Information about statutory demands
Let’s look at some basic information about statutory demands and the benefits and risks that are associated with them.
A statutory demand can only be issued when a debt is over $2,000 and is due and payable.
The debtor company (the one owing the money), must also be able to clearly put a dollar value on what is being demanded from them.
If a debtor company has more than one debt with you, you are not required to issue multiple statutory demands. You can just issue one demand that clearly specifies the total debt owed to you and how the debts have arisen.
A statutory demand is issued by the creditor (the one that has money owed to them), and the payment term is typically 21 days. In Australia, it is served under s459E of the Corporations Act (Cth).
The threat of insolvency if a debtor company does not comply with a statutory demand can be a great motivator to pay the bet. This often opens communication between the parties. As noted, despite the demand process not being designed to be a debt recovery tool, it can prove to be very effective!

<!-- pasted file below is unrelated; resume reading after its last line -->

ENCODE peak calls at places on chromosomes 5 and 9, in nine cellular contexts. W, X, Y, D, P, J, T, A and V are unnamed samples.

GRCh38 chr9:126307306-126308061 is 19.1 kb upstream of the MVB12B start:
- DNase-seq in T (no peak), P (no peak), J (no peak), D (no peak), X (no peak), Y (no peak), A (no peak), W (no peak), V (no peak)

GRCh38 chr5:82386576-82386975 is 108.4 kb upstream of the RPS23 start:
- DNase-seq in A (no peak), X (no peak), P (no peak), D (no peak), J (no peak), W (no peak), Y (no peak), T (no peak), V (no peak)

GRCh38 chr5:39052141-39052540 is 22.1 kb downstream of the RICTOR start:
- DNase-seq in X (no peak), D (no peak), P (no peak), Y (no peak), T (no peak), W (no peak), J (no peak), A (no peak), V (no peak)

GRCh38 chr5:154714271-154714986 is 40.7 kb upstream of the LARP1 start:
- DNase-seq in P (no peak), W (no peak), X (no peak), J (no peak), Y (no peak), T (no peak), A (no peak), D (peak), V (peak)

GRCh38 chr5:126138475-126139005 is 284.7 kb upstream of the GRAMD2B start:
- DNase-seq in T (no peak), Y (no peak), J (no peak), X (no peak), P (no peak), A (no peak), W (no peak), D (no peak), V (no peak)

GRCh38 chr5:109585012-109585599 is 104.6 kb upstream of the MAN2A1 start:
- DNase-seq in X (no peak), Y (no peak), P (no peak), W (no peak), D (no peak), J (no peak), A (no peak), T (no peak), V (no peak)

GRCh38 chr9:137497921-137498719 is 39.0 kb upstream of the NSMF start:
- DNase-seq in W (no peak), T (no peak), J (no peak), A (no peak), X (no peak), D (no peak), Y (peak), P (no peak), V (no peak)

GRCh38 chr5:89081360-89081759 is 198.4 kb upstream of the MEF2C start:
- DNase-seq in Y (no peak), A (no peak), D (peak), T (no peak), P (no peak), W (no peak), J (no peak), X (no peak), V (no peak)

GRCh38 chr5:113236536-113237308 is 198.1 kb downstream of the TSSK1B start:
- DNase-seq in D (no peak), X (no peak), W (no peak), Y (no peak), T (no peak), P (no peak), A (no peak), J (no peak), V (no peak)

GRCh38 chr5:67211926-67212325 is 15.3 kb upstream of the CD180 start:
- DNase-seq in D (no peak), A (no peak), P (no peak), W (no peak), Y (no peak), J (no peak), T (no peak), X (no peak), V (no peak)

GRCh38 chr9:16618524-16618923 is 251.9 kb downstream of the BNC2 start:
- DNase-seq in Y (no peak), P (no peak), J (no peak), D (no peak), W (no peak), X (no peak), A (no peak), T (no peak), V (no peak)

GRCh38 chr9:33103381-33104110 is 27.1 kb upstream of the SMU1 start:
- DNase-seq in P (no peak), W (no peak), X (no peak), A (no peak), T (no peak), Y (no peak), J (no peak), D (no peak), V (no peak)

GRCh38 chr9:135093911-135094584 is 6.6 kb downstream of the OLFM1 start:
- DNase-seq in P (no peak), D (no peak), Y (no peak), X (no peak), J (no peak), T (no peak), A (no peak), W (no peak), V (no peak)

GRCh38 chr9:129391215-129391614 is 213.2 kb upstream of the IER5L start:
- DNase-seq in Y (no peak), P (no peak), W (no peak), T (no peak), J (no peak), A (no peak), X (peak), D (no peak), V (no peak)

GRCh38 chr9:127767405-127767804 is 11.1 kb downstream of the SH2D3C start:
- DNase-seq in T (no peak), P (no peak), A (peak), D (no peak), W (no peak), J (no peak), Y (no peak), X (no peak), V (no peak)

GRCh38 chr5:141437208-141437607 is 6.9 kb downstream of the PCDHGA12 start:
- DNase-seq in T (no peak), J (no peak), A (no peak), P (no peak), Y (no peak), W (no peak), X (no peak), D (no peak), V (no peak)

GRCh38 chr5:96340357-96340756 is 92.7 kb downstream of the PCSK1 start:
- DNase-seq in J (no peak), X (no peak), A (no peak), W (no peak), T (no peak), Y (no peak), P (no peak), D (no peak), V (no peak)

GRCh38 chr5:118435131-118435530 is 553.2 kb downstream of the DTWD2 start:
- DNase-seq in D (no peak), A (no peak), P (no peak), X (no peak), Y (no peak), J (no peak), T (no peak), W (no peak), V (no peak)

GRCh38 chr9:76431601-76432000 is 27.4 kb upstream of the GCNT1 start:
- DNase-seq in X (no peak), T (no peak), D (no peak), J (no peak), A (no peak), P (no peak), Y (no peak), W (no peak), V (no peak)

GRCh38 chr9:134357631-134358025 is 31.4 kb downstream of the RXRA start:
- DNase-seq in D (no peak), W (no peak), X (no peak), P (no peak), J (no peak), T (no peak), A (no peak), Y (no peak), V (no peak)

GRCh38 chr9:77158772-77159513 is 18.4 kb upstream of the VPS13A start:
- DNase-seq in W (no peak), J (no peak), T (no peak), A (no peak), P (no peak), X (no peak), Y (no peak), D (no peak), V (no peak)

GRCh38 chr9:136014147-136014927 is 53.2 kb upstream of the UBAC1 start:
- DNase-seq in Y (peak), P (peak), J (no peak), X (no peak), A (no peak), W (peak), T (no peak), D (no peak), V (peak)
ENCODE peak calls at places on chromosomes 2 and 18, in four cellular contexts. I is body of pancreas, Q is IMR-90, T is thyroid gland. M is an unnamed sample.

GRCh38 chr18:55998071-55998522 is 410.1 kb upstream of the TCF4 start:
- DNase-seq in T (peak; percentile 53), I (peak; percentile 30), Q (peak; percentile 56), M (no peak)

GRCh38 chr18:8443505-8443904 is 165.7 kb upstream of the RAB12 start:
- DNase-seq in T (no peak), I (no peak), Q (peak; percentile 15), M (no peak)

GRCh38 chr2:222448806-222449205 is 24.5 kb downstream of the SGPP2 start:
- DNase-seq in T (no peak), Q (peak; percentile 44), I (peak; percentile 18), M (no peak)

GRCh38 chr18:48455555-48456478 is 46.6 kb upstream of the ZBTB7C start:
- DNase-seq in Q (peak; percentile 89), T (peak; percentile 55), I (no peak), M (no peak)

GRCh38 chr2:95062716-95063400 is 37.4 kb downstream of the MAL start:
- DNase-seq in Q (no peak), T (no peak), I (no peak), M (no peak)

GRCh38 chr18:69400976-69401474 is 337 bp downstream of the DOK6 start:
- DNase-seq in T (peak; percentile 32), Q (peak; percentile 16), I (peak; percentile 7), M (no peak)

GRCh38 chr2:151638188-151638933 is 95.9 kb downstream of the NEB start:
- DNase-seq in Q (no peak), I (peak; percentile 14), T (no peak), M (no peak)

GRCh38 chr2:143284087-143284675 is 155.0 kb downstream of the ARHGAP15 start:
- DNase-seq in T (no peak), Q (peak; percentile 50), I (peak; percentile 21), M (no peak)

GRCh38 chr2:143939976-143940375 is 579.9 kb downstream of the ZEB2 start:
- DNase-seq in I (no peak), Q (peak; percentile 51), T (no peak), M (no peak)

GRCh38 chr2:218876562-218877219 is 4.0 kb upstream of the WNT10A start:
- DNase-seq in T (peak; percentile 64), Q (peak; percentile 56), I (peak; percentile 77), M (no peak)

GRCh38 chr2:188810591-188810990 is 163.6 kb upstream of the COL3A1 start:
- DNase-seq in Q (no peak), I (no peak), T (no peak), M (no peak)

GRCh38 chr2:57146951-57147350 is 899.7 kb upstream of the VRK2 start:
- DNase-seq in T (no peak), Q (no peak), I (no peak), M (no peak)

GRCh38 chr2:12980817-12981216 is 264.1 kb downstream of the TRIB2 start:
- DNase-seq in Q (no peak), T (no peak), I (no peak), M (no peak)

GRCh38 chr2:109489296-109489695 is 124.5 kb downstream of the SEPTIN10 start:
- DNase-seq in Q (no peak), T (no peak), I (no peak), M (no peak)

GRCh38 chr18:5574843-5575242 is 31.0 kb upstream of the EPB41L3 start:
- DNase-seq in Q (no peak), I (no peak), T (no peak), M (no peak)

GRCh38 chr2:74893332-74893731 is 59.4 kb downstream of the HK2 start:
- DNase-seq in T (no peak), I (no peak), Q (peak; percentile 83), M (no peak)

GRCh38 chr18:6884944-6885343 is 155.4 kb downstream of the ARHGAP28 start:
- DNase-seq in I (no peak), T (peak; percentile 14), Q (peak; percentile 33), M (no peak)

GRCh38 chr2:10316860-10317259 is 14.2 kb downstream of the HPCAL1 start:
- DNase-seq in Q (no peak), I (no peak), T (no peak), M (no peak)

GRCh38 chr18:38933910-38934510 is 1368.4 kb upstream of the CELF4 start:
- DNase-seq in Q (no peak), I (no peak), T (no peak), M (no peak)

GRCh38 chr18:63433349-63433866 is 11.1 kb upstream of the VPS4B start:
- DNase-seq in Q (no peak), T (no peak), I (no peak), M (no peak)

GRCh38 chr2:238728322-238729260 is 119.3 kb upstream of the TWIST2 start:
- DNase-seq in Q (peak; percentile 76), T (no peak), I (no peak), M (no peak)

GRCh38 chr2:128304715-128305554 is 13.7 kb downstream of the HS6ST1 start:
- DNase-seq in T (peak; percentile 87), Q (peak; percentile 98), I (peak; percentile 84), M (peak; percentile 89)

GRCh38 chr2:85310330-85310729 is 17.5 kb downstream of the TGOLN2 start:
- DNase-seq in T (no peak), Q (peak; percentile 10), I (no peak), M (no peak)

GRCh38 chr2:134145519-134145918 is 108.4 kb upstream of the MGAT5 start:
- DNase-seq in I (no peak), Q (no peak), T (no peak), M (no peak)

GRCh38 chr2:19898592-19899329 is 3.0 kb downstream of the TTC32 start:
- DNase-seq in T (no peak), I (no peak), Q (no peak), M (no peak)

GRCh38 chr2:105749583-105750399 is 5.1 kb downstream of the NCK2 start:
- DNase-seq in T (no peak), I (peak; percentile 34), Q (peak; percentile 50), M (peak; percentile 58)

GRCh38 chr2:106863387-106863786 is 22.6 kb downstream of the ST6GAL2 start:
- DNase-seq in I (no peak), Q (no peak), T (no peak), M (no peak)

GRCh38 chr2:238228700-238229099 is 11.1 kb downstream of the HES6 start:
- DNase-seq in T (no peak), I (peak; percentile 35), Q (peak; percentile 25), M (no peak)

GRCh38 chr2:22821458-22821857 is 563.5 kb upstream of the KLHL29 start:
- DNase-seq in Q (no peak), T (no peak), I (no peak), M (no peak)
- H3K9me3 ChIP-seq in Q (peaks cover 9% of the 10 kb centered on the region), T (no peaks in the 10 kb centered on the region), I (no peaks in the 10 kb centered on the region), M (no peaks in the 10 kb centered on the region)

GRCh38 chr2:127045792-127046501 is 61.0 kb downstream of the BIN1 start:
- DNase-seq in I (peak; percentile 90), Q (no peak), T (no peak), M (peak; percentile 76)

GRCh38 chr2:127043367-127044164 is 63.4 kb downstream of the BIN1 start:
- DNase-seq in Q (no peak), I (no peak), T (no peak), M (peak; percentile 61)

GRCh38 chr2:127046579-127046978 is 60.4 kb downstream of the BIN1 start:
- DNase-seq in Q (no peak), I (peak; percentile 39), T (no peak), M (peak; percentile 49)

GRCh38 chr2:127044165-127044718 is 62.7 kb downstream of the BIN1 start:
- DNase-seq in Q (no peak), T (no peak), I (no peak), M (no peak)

A statutory demand can be a faster and far more efficient way to wind up proceedings than going to court which can become very lengthy and expensive.
The primary risk is that a debtor company can make an application to ‘set aside’ the statutory demand. If this is a possibility, the creditor is usually notified in advance and has an opportunity to withdraw the statutory demand.
If the debtor company does make an application to set aside the statutory demand and is successful, they may also entitled to recover their legal costs of the application.
As with any demand from one party to another, there are always risks and benefits to be considered. We encourage both sides to discuss options with us to ensure an outcome that is fair and equitable for all concerned.
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